Ka et al.20,21,22 and Zhang et al.23,24 reported differences in gene expression profiles in the hypothalamus at the mRNA level in the lines reported in our study. Many differentially expressed genes were identified including some involved in neuronal plasticity and monoamine synthesis/metabolism and neurotransmitter function, respectively. Here we describe hypothalamic proteins in the LWS and HWS lines. Whether in the fed state or fasted state, there were numerous proteins that differed between them. In general, oxidative phosphorylation, TCA cycle, and carbon metabolism were the main pathways associated with line differences. This finding is consistent with several previous observations at the transcriptional level, suggesting that metabolic activities differ in the hypothalamus24,49,50,51,52,53.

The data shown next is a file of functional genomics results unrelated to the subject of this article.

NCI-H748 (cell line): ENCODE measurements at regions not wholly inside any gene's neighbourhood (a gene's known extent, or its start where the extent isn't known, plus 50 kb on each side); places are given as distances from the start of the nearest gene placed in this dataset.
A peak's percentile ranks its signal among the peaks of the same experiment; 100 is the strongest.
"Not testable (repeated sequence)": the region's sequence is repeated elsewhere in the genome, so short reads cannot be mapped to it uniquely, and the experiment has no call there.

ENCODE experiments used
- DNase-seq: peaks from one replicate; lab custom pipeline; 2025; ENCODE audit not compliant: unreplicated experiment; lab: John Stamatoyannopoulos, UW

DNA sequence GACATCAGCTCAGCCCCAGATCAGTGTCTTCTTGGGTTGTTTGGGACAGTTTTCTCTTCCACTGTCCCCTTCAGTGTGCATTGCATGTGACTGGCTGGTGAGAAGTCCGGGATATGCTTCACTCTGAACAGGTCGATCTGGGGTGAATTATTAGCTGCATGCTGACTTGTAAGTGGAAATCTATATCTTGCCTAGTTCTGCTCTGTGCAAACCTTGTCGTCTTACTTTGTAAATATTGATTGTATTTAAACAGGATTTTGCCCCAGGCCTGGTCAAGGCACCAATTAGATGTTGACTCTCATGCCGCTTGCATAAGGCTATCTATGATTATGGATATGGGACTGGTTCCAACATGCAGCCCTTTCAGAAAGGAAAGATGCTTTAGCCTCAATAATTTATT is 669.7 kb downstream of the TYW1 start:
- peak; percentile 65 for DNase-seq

FH, as a mitochondrial isoenzyme, catalyzes conversion of fumarate to malate in the tricarboxylic acid (TCA) cycle54. The enzyme GOT2 plays a key role in amino acid metabolism and the urea and tricarboxylic acid cycles, and produces aspartate (a precursor of N-acetylaspartate) from oxaloacetate and L-glutamate in mitochondria55. HIBADH belongs to the family of oxidoreductases, specifically acting on the CH-OH group of donors with NAD+ or NADP+ as acceptors, and participates in leucine, isoleucine and valine degradation56. Sialic acid synthase is encoded by the NANS gene and is a key enzyme that functions in the biosynthetic pathways of sialic acids57. PNAT3 mainly participates in arylamine N-acetyltransferase activity, and the two substrates are acetyl-CoA and arylamine, and 2 products are CoA and N-acetylarylamine58,59. SDHA, as the flavoprotein subunit of succinate dehydrogenase, is involved in complex II of the mitochondrial electron transport chain, and participates in step 1 of the subpathway that synthesizes fumarate from succinate and electron transfer from succinate to ubiquinone in mitochondria60. These above-mentioned enzymes are important in metabolic pathways54,55,56,57,58,59,60. Results of the present study thus suggest that there is greater regulation of energy metabolic pathways in HWS than LWS, which supports that these chicks eat more and in general are in a more positive energy balance than LWS.